Wed, Aug 10, 2011 - Page 2 News List

Legal limit on vehicles idling set to be enforced

Staff Writer, with CNA

Starting next year, most vehicles will be banned from idling for more than three minutes while parked at the side of a road, the Environmental Protection Administration (EPA) said yesterday.

Drivers who violate the new regulation, aimed at reducing noise and air pollution from vehicles, including cars and motorcycles, will be fined between NT$1,500 and NT$60,000, Air Quality Protection and Noise Control Bureau Director-General Hsieh Yen-ju (謝燕儒) said.

The new regulation is part of an amendment to the Air Pollution Control Act (空氣污染防制法) that was passed by the legislature in April.

The EPA will sponsor public forums over the next three to six months to thrash out details before the measure takes effect, the agency said.

One detail that may be revised is a clause that would exempt motorists from the idling regulations when outdoor temperatures reach 30°C.

Hsieh acknowledged the clause has sparked criticism, with some wondering what was the point of having the law if it was not going to be enforced in hot weather.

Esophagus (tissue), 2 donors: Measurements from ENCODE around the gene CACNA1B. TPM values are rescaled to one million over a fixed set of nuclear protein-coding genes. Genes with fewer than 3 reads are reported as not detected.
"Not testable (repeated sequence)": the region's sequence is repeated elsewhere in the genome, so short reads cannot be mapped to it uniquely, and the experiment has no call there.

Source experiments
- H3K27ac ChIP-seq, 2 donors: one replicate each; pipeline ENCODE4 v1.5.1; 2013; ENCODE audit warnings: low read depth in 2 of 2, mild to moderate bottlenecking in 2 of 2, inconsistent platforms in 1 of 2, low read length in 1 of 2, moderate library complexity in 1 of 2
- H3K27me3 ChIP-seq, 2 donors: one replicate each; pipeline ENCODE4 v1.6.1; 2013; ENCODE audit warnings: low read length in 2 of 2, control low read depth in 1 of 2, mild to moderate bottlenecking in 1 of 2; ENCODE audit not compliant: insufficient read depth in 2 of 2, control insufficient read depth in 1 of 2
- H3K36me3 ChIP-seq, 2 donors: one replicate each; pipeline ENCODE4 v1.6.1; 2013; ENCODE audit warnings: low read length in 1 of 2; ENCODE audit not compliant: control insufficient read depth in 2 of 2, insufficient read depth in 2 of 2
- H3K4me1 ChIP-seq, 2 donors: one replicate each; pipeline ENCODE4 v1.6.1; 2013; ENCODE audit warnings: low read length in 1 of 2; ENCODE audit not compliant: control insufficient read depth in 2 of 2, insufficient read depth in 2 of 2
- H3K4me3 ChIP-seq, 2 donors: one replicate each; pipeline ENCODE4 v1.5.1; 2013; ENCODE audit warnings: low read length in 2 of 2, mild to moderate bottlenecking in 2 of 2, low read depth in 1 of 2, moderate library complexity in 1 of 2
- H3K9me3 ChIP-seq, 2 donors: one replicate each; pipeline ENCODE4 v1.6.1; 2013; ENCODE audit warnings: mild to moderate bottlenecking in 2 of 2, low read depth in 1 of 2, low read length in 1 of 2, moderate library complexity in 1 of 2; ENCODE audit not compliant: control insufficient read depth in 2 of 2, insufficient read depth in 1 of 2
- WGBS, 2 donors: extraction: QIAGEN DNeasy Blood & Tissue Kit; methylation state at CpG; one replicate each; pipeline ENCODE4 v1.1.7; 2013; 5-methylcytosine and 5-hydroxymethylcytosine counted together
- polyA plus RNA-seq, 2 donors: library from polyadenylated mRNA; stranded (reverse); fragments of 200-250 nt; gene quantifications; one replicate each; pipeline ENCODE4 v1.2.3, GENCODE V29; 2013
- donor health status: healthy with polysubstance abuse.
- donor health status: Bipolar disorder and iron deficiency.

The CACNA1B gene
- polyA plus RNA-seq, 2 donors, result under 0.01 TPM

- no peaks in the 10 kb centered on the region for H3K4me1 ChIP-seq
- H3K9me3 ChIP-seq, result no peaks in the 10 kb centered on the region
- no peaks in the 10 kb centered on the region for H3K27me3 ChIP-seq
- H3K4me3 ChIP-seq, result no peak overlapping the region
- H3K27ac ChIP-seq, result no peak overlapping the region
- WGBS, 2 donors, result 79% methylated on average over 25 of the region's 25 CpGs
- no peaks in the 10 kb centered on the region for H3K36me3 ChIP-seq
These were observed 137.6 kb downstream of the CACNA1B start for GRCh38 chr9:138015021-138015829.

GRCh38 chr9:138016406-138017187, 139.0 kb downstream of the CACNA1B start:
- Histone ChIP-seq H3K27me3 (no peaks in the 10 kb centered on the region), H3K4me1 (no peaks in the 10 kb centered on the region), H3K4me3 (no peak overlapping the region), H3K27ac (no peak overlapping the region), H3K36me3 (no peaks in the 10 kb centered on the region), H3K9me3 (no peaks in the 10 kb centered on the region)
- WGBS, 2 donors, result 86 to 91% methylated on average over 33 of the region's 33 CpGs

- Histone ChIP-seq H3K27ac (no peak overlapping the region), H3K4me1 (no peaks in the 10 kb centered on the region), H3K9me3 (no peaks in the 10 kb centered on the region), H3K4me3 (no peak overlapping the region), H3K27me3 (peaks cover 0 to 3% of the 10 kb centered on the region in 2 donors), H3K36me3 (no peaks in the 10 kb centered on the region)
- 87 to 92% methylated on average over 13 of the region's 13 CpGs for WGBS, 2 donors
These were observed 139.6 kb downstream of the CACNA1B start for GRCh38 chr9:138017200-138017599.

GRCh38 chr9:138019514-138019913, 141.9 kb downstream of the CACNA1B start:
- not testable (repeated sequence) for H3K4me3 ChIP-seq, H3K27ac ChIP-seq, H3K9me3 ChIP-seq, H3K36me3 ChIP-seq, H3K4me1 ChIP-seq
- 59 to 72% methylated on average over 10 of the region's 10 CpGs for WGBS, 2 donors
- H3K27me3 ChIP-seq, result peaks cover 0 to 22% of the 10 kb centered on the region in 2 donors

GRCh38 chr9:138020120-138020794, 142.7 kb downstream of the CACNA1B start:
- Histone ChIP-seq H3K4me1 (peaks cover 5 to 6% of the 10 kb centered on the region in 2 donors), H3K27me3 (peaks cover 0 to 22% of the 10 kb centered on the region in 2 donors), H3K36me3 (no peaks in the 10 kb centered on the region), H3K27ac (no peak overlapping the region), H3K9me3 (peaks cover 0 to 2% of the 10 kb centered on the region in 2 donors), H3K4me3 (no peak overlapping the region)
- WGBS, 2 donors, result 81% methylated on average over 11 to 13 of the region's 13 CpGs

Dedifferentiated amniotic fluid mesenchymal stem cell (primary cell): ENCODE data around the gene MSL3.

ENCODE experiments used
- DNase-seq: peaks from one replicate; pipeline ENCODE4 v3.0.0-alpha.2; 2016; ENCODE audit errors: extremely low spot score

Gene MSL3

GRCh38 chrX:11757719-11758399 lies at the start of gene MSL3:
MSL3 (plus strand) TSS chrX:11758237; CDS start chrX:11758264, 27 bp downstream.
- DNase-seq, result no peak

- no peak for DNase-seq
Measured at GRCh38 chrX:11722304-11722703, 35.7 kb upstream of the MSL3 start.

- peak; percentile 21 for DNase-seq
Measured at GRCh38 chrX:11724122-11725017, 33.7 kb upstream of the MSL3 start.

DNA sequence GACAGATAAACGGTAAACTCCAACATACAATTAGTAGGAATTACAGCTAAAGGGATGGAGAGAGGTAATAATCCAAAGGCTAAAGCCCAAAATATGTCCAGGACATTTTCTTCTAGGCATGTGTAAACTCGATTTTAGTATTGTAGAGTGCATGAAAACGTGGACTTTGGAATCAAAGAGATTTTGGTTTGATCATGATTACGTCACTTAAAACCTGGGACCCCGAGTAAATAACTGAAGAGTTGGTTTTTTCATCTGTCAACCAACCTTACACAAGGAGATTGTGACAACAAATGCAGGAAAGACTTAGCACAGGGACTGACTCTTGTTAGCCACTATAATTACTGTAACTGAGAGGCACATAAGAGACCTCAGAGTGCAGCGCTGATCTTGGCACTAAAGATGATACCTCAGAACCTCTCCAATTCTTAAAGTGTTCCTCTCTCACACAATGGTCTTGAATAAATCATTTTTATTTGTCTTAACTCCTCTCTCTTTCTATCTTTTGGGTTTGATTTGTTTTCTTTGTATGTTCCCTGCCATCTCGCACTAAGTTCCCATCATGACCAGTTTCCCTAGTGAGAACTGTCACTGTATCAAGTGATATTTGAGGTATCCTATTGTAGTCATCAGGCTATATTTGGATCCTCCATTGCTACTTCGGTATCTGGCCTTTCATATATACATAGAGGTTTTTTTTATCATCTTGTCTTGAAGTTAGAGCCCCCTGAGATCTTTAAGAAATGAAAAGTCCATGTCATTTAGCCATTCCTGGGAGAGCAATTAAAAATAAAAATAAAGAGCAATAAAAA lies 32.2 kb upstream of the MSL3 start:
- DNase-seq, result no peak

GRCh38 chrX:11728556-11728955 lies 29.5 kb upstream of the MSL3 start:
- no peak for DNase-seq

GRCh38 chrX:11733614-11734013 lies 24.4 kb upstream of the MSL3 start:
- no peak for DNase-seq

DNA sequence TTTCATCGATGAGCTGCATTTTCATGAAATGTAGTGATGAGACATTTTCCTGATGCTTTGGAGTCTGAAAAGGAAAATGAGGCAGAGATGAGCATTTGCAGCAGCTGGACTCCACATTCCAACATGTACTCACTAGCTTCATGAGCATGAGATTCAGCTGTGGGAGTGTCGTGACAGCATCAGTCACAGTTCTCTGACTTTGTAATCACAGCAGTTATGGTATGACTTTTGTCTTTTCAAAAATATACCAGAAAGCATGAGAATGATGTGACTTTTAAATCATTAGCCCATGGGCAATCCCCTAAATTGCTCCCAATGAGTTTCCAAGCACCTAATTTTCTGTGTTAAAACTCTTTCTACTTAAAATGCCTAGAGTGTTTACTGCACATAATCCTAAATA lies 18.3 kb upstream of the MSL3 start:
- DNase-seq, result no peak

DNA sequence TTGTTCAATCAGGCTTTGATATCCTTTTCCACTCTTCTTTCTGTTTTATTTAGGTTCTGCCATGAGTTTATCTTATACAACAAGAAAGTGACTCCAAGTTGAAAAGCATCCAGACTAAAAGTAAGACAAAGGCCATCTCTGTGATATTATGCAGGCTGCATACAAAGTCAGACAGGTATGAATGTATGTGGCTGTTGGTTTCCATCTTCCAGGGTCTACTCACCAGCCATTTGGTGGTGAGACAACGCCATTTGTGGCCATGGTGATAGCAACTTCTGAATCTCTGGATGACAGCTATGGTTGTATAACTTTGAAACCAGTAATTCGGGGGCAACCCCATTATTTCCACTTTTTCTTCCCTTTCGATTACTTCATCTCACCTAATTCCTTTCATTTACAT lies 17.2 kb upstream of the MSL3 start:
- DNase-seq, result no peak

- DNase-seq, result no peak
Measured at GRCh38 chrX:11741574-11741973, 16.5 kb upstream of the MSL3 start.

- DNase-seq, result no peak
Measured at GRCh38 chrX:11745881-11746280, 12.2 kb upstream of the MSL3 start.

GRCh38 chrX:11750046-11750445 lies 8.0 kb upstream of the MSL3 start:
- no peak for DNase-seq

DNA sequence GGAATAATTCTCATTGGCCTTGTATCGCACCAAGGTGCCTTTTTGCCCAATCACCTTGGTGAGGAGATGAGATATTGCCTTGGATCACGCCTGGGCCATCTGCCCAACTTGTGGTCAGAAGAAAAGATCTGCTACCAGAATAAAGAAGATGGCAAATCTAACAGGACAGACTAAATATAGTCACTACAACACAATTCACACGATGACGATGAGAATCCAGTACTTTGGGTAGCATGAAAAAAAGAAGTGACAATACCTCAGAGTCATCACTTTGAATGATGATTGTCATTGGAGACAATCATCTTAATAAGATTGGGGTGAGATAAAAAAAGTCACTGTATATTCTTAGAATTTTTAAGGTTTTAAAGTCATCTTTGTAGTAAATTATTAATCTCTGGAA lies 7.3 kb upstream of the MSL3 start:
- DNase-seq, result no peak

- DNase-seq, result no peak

He said it could be revised based on the outcome of the public hearings.

The regulation has other, less controversial, exemptions.

On-duty vehicles such as ambulances, vehicles transporting physically challenged people, TV station satellite news gathering vehicles and cranes, would not have to comply with the new rules.

Refrigerated vans and tour buses will be allowed to keep their engines running while parked for no longer than 30 minutes and 15 minutes respectively.

EPA statistics show that by the end of 2009, there were 21.17 million registered motor vehicles in the nation, including 14.6 million motorcycles and 6.77 million cars. Those numbers are rising at a rate of 1 to 3 percent annually.

Emissions from motor vehicles are the main source of air contaminants in urban areas, the EPA says, and have a severe impact on air quality and public health.

Additional reporting by staff writer

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